I heard about the rotation of ATP synthase in a biochemistry course. The professor said it will rotate counterclockwise. Is that true? If so, what mechanism defines its direction?
The direction of rotation depends on the viewing point of the observer and the reaction catalyzed by the ATP synthase. When synthesizing ATP, and viewed 'from the bottom' (observer faces the intermembrane space looking into the mitochondrial matrix) it rotates clockwise.
ATP synthase is a membrane bound enzyme with two large subunits; F0 and F1. F0 is inserted in the membrane and funnels H+ ions from the intermembrane space into the mitochondrial interior (Fig. 1). The stalk region connection F0 and F1 contains the γ subunit, which basically forms a rotating shaft powered by the flow of H+. This causes the entire F1 unit to rotate during ATP synthesis.
Now importantly to know before continuing; enzymes basically work two ways, as they merely establish equilibrium. As such, any ATP synthase is also an ATP hydrolase. When it synthesizes ATP, the γ subunit runs in clockwise direction when observed from the “bottom” (the side closest to the F0 and the membrane, see Fig. 2). When it hydrolyzes ATP (e.g., under non-physiological laboratory conditions) it runs counter-clockwise as the reaction, as well as the movement of the γ subunit reverses (Nakamoto, 2008).
The direction in which the rotation takes place is dependent on the steps involved (Fig. 3). In this figure, ATP hydrolysis is shown and that can be compared to burning fuel in a combustion engine. Now the direction of H+ reverses, against its concentration gradient and needing energy (the road speeding below a car if you like). Because ATP binding, hydrolysis and release of waste (ADP + Pi) each cause a 120o turn of the rotor, the F1 subunit rotates one full turn in each cycle (Yoshida, 2001). During ATP synthesis the opposite direction is established, as waste (ADP + Pi) is taken in and phosphorylated to ATP, during which the flow of H+ reverses (akin to a car going downhill, only combustion engines cannot generate gas from carbon dioxide and water, unfortunately).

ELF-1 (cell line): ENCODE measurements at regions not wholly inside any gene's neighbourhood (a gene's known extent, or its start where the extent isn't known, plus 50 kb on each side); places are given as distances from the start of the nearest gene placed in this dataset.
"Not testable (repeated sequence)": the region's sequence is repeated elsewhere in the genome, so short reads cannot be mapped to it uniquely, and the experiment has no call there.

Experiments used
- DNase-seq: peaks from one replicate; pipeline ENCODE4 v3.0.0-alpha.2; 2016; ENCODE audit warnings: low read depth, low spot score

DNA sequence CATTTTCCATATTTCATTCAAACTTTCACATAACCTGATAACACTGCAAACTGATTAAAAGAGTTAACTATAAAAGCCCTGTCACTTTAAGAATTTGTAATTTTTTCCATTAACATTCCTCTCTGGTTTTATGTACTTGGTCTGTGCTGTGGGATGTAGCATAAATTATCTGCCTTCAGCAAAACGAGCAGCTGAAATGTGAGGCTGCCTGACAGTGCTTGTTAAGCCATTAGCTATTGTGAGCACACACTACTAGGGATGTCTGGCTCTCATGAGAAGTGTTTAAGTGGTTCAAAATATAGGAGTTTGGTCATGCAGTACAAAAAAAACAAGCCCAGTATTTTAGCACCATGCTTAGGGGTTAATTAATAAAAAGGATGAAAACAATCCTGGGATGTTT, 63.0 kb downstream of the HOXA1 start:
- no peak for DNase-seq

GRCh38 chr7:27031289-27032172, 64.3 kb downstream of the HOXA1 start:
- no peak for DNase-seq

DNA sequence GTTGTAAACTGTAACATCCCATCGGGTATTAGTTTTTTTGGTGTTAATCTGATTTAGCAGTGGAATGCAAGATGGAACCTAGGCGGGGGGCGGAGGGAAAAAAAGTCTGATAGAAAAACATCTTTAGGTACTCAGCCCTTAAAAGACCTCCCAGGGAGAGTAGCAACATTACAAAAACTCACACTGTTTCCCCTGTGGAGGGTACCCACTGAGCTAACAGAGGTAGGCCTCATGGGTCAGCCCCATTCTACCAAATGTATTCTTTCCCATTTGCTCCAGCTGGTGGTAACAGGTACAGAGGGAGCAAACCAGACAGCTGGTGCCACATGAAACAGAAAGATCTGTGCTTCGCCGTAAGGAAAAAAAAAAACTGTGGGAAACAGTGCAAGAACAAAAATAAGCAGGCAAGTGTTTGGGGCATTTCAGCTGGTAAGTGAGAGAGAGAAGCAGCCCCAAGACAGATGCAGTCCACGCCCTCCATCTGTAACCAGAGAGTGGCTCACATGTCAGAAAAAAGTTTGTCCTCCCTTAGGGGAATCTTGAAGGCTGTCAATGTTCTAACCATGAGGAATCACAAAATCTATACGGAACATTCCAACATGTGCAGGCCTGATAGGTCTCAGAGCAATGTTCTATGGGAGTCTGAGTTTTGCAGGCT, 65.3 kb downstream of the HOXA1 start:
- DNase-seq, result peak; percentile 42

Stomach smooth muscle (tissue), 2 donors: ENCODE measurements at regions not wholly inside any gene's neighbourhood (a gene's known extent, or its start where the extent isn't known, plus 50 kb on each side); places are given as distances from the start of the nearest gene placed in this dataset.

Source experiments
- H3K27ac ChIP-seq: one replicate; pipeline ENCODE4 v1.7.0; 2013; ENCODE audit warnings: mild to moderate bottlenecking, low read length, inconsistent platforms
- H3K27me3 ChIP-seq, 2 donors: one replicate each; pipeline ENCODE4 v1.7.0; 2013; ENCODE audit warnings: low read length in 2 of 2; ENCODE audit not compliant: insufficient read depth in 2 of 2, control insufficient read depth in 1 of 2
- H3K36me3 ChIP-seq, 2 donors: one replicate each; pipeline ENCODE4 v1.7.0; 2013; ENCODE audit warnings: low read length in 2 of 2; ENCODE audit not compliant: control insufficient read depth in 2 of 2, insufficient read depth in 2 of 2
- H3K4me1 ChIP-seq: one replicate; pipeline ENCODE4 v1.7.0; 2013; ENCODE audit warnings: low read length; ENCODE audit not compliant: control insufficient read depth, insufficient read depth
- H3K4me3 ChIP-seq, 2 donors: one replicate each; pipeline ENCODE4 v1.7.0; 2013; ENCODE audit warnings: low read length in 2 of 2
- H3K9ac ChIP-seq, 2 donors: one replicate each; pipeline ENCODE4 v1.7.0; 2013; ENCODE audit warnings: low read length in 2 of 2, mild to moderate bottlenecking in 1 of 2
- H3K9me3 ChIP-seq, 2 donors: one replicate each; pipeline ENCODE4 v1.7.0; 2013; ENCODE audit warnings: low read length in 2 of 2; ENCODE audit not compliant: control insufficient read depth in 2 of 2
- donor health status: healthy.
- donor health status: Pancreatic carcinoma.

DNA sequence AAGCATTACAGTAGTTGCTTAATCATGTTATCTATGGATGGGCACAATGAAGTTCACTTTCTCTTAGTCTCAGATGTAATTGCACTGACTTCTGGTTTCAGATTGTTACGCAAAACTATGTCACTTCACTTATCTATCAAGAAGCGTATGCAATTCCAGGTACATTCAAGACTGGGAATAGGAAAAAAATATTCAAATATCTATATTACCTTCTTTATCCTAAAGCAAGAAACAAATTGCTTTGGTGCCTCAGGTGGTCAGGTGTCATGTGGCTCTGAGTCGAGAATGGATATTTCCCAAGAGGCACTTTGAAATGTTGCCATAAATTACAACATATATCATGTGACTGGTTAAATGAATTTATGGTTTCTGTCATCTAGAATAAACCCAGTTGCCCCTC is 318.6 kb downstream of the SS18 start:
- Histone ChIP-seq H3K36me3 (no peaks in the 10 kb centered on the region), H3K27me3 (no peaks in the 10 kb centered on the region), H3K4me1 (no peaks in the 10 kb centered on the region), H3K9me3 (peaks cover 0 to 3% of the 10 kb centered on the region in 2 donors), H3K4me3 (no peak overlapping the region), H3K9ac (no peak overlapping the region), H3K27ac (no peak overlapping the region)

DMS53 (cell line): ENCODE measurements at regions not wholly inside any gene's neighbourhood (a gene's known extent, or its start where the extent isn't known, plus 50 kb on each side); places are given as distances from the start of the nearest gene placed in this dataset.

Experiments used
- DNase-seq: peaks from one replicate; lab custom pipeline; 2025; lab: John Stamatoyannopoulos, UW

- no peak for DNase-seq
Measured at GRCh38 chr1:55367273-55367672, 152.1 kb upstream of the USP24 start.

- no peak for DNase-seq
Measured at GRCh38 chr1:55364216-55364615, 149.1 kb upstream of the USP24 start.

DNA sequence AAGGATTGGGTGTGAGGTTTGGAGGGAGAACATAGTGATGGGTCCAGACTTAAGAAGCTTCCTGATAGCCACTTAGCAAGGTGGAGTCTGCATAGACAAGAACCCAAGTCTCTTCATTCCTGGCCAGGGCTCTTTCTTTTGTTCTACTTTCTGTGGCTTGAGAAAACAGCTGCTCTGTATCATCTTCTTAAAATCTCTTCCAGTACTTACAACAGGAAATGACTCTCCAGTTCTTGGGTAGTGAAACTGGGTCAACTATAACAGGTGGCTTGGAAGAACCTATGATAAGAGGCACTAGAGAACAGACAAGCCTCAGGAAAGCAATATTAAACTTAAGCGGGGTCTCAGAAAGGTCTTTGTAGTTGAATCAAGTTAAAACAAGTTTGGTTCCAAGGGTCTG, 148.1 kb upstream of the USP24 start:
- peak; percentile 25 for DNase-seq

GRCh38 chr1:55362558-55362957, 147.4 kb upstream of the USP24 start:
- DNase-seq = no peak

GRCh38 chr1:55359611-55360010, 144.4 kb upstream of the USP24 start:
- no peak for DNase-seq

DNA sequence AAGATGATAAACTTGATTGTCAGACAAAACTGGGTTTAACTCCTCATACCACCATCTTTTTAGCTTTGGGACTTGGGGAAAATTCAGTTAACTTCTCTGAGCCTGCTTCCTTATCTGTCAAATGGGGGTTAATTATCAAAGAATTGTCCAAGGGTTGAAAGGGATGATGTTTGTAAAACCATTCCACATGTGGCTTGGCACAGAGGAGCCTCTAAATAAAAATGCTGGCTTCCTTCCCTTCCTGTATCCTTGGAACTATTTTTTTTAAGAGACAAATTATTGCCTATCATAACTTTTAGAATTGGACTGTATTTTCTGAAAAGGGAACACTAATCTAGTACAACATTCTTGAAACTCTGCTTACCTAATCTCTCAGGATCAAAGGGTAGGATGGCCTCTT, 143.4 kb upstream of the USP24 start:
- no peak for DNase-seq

Fig. 1. ATP synthase subunits. source: Penn State University
Fig. 2. ATP synthase. source: Noji, 2004
Fig. 3. ATP synthase compared to a combustion engine. A combustion engine converts fuel energy into rotation of a rotor. It can drive the intake of the fuel gas, compression, ignition and exhaust sequentially just by a simple rotation of the central rotor (right panel). The F1 gamma-subunit has and three reaction chambers (the catalytic beta-subunits (left panels). The three reaction sites each go through three cyclic steps in a 120° phase difference to cause rotary motion, very similar to a combustion engine. source: Yoshida, 2001